Women remain far behind men in economic and political power, but the Nordic countries come closest to closing the gender gap, said a survey of 134 nations released on Tuesday.
The four Nordic countries — Finland, Iceland, Norway and Sweden — have topped the Global Gender Gap Index since it was first released in 2006 by the World Economic Forum.
They did so again this year, but Iceland replaced Norway at the top of the list with a score of 82.8 percent, meaning it came closest to 100 percent gender equality.
Two African countries — South Africa and Lesotho — entered the list of the top 10 countries for the first time while four others remained, New Zealand, Denmark, Ireland and the Philippines.
At the bottom of the list were Qatar, Egypt, Mali, Iran, Turkey, Saudi Arabia, Benin, Pakistan, Chad and Yemen in last place with a score of 46.1 percent.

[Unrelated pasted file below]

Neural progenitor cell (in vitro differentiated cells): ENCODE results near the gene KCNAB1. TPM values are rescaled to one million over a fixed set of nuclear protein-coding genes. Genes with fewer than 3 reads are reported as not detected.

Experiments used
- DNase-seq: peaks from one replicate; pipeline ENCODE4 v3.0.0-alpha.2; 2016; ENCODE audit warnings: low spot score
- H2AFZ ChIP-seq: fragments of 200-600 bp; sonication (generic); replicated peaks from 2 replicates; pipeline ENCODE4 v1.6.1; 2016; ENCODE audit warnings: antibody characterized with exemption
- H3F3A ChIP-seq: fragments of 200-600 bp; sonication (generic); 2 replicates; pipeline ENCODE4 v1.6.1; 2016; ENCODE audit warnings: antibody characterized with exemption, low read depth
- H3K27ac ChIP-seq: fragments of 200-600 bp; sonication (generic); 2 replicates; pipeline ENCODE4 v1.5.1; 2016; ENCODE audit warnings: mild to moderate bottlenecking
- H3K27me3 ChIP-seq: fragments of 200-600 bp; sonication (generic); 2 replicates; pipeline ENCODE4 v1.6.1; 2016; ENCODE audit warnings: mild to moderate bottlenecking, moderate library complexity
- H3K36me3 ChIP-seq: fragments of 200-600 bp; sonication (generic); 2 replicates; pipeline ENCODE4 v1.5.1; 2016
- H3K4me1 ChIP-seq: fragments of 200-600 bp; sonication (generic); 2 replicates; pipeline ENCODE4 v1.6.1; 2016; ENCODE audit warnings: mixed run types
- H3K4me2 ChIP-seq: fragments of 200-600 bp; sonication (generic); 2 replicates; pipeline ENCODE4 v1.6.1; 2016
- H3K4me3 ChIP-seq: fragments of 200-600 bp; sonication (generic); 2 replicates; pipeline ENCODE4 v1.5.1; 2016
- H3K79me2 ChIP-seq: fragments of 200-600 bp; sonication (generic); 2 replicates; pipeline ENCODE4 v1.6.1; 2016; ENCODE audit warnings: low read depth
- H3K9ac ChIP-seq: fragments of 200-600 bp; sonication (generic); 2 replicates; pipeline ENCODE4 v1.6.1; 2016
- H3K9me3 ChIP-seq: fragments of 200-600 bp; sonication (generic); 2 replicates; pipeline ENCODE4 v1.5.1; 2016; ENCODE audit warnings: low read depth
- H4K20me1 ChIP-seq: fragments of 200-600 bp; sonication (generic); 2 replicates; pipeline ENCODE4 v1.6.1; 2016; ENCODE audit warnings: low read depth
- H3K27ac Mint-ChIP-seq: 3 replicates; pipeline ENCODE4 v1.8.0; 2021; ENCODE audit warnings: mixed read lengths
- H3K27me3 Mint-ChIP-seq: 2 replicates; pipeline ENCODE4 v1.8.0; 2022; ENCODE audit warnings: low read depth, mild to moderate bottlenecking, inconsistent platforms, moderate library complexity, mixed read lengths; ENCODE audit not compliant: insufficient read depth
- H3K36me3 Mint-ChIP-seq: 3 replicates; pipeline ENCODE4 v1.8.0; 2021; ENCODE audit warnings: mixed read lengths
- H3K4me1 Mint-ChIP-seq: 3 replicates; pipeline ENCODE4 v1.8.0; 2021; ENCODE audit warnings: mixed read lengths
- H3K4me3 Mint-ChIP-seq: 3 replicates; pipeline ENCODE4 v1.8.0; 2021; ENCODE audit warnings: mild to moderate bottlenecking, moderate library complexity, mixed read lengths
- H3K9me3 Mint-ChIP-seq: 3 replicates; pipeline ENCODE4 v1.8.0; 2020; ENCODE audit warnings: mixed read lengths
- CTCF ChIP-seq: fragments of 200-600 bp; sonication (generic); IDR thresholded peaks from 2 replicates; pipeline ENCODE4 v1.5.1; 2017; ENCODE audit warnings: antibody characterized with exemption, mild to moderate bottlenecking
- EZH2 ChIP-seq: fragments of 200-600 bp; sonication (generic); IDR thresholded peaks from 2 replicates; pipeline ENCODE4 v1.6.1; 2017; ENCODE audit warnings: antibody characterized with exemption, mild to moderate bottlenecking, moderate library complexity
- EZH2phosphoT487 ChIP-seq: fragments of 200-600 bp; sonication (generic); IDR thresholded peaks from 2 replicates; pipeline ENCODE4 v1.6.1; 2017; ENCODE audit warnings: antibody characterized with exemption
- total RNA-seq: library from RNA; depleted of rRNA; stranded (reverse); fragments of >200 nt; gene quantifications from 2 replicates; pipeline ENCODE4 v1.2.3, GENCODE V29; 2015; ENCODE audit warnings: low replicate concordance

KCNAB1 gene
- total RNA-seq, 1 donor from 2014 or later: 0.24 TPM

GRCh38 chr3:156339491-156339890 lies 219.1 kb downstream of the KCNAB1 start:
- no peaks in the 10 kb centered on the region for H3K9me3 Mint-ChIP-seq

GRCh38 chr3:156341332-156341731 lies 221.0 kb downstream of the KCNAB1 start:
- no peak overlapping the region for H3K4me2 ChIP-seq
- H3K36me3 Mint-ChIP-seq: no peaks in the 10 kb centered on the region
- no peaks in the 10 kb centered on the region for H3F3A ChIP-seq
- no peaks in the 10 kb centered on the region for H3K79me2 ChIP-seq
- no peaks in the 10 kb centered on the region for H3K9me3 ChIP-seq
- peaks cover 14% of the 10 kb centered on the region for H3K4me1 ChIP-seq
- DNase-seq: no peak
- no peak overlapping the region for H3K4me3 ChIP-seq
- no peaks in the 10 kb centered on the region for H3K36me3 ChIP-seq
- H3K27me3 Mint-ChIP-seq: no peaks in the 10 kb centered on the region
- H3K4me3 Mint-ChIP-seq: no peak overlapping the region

While many nations have made some progress toward gender equality, no country has closed the gap when it comes to economic participation and opportunity, educational attainment, political empowerment and health and survival.
Saadia Zahidi, head of the forum’s Women Leaders and Gender Parity Program, told a news conference launching the survey that of the 115 countries in the original index four years ago, 99 have made progress in closing their gaps.
The survey shows that on health, “the world is doing fairly well,” closing over 96 percent of the gap in resources between women and men, Zahidi said. On education, about 93 percent of the gap has been closed, but on economic participation and opportunity only 60 percent has been closed and on political empowerment only 17 percent.
“So basically what we’re saying is that across the world, in general, women are starting to be almost as healthy and almost as educated as men — obviously with major exceptions — but those resources are not being used efficiently in terms of economic participation and certainly not in terms of political decision-making,” Zahidi said.
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